WASHINGTON -- Sidney Crosby(notes) and Alexander Ovechkin(notes) had exceeded expectations in their first postseason showdown: The NHL's two biggest stars engaging in six contests of unparalleled gamesmanship, captivating even the most causal observers as the Pittsburgh Penguins and Washington Capitals battled to a Game 7 on Wednesday night in D.C.
The final tally showed Ovechkin winning the individual battle, 14 points (8 goals, 6 assists) to 13 points (8 goals, 5 assists) for Crosby.
But none of that mattered as the two titans met in the postgame handshake. Crosby's team had sent Ovechkin's team to one of the most crushing defeats in the history of the franchise on its home ice: a 6-2 thrashing that sent Pittsburgh to the Eastern Conference finals for the second year in a row and sent the Capitals home after a sometimes tumultuous, sometimes electrifying postseason.
"Great series," was Crosby's message to Ovechkin.
And Ovechkin? "I wished him good luck," said the Capitals star. "Tell him, 'Win the Stanley Cup.' You always wish luck when you lose to a great team."
Here's the final handshake between the teams, and Ovechkin's thoughts on the Game 7 defeat in the Capitals' locker room.
Coming up, some reactions and observations on a Game 7 that, let's face it, wasn't what the hockey world was expecting.Crosby and Ovechkin both have the ability to turn a game with one offensive play. Three minutes into the contest, Ovechkin had his chance on a breakaway.
Penguins goalie Marc-Andre Fleury(notes), shaky in a Game 6 loss, actually did what Capitals rookie sensation Simeon Varlamov(notes) did in Game 7 against the New York Rangers: Made a few absolutely essential saves early in the first period before the Penguins found their footing. His glove snag of an Ovechkin shot will go down as the primary "what if" moment for the Capitals in this blowout.
"If Alex had put that in on the breakaway, it might have been a different story," said Capitals Coach Bruce Boudreau.
Crosby called it a key moment in the game. "It sends your team a message when your goalie makes a big stop like that," he said. "It allows you to calm down."
The Penguins survived an early flurry from the Capitals, getting a power play at 11:29 of the first period. With defenseman Sergei Gonchar(notes) back from injury and manning the point, Crosby knocked a puck from his skate to his stick and then into the net for a 1-0 lead.
Varlamov had given up goals to Crosby on the doorstep all series. No reason to panic. And then, eight seconds later, it was panic time. A puck chipped into the zone, not handled by defenseman Brian Pothier(notes), and then converted by fourth liner Craig Adams(notes) past the Capitals.
Adams' goal was inexcusable. Eight seconds after Crosby's tally, Adams sent a shot past Varlamov that he had to have. Never mind if he could have or should have had it -- he had to have it. Eight seconds. The game went from "OK boys, we'll get it back" to "Here we go again, Capitals fans" in eight seconds.
When the first period ended, the sound that filled the arena was peculiar. It wasn't a jeer. It wasn't a cheer. It certainly wasn't enthusiasm. It was a stunned disbelief at what had transpired, a tentative hope for a second period rally. If one can make that sound.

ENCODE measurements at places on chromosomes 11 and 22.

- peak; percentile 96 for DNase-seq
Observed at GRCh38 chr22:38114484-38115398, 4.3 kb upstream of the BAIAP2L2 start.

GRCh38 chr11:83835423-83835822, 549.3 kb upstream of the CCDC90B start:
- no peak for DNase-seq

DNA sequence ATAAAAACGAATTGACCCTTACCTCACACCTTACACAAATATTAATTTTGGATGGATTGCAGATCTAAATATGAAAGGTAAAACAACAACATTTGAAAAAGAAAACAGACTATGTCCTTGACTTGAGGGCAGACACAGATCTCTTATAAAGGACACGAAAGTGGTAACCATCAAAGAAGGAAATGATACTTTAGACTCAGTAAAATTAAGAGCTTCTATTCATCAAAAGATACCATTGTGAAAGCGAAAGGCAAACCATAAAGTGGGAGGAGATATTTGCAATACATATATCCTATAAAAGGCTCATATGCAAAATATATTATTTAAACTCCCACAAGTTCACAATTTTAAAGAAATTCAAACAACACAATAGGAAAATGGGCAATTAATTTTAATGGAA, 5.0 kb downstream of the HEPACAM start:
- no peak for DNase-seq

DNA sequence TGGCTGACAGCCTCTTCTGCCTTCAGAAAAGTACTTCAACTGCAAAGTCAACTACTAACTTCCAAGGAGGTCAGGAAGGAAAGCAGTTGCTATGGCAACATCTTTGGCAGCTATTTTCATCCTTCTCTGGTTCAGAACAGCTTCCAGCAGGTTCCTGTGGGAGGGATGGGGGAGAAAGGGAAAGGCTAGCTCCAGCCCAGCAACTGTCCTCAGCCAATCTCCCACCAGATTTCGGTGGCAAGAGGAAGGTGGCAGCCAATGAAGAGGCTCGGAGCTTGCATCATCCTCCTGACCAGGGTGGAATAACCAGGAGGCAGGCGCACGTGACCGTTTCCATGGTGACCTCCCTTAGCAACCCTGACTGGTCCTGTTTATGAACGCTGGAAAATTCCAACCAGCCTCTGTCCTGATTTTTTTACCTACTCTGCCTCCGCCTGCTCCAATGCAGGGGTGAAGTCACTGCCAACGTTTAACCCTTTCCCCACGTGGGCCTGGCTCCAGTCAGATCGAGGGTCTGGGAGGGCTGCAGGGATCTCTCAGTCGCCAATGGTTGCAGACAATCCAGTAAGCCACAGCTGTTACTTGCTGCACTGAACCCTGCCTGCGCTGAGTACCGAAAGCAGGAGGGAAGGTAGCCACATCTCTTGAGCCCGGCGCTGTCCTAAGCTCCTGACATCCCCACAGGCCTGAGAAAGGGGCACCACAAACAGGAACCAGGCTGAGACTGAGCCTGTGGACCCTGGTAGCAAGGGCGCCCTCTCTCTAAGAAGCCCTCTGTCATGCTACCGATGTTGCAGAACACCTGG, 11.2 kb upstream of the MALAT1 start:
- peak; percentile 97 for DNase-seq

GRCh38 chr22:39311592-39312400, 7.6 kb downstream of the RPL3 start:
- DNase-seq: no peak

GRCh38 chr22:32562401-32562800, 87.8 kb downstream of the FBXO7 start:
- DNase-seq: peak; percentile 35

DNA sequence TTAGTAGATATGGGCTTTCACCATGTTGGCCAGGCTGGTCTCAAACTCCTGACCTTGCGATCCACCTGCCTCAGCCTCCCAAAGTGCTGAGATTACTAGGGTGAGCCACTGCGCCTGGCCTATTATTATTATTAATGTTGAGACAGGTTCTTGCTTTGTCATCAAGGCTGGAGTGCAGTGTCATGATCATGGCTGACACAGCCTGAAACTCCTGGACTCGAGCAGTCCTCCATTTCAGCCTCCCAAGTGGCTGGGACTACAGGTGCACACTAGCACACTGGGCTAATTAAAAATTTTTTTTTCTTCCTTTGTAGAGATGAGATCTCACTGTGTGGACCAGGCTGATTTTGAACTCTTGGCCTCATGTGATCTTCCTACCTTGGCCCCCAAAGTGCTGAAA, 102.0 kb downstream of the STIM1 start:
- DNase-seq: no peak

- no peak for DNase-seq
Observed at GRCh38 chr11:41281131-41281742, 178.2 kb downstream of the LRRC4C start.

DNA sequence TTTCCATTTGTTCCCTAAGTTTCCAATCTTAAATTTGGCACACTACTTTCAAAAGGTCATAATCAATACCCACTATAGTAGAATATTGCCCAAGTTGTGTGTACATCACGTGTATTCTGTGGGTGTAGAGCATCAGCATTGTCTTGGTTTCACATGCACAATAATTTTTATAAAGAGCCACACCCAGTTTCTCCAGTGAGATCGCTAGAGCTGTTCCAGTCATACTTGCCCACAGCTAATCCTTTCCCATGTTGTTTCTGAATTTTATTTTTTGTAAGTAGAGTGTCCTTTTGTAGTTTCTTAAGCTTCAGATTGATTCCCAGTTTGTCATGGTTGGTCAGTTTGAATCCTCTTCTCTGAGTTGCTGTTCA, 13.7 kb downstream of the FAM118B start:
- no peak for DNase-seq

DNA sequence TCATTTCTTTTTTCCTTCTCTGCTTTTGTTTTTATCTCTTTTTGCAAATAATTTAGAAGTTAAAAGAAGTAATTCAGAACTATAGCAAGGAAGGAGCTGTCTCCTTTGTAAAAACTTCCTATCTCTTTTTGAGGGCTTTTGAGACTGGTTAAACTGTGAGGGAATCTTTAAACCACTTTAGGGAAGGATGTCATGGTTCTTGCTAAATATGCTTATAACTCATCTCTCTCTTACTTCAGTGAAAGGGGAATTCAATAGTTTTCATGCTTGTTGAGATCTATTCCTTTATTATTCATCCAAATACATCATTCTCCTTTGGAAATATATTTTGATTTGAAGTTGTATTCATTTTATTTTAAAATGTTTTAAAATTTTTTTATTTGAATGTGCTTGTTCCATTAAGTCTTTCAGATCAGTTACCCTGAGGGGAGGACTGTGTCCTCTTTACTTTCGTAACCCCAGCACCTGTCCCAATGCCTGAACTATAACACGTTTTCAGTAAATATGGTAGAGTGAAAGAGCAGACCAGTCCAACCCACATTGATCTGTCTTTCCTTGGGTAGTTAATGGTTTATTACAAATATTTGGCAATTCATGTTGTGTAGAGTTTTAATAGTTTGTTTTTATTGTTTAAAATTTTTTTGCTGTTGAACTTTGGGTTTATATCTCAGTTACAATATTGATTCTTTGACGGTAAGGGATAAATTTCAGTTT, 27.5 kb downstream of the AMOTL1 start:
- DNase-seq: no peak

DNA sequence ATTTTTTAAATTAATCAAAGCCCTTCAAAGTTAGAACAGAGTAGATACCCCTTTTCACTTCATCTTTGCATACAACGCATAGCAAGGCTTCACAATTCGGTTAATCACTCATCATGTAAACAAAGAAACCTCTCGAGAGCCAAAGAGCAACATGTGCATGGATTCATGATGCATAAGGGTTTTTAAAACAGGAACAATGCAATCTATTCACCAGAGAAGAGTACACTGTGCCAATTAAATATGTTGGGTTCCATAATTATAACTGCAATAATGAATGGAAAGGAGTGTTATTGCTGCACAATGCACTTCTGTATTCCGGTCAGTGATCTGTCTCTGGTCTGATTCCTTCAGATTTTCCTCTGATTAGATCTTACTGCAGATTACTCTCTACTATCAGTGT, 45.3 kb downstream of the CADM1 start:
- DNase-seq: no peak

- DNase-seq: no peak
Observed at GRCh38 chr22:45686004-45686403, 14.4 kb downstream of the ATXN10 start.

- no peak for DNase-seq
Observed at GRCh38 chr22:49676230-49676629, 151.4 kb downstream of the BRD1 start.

Then the roof caved in. Bill Guerin(notes) scored 28 seconds into the second period, followed by a cotton-soft goal from Kris Letang(notes) just under two minutes later. It had taken six games and a period, but the Penguins had finally cracked the rookie goaltender that had rescued the Capitals' season.
"It's hard to come back from a 4-0 lead against a defending conference champion. They're a good team, they know what they're doing," said Pothier. "Varly has been unbelievable all postseason for us. He gave us a chance to stay in the game, and we didn't take it."
Boudreau questioned leaving Varlamov in after the third goal. "We've had bad periods before, but had always come back. After the third goal, I was thinking about pulling him because he was looking really dejected," he said. "Maybe I should have called a timeout at that point. After the fourth goal, the wind really completely came out of his sails emotionally."
By then, the Penguins had taken over the game and taken out the crowd. In just 22 minutes and 12 seconds, the Capitals had seen this Game 7 of a classic series turn into one of the most anticlimactic moments in recent NHL history; a mess of turnovers (19 to the Penguins' 4), bad decisions and pedestrian play from individuals who had excelled in the pressure of Game 6.
"It certainly wasn't the way that I would have envisioned it," said Boudreau.
The Capitals coach let slip some details of his team's challenges during the series: an injury to defenseman Mike Green(notes) and an injury to Ovechkin (which the player has indicated was a bum groin) that Boudreau said would have grounded the star in the regular season.
The postmortem on this game will be intense for Capitals fans this summer and beyond. Why they couldn't match the Penguins' confidence. Why they couldn't match their intensity. Why the final game of the series was, by far, their worst of the playoffs, perhaps the entire season.
But its final two minutes spoke volumes about the mindset of these fans: a huge standing ovation at the end of a 6-2 loss.
It's a bitter lesson for a team still learning how to be a champion, but young enough to continue building towards one.
"I don't know if there is a lesson," said Boudreau. "One thing is for sure: You got to be ready every night. I mean, it's the playoffs and you can't afford [to] put yourself in a position like this [because] eventually you are not going to win games."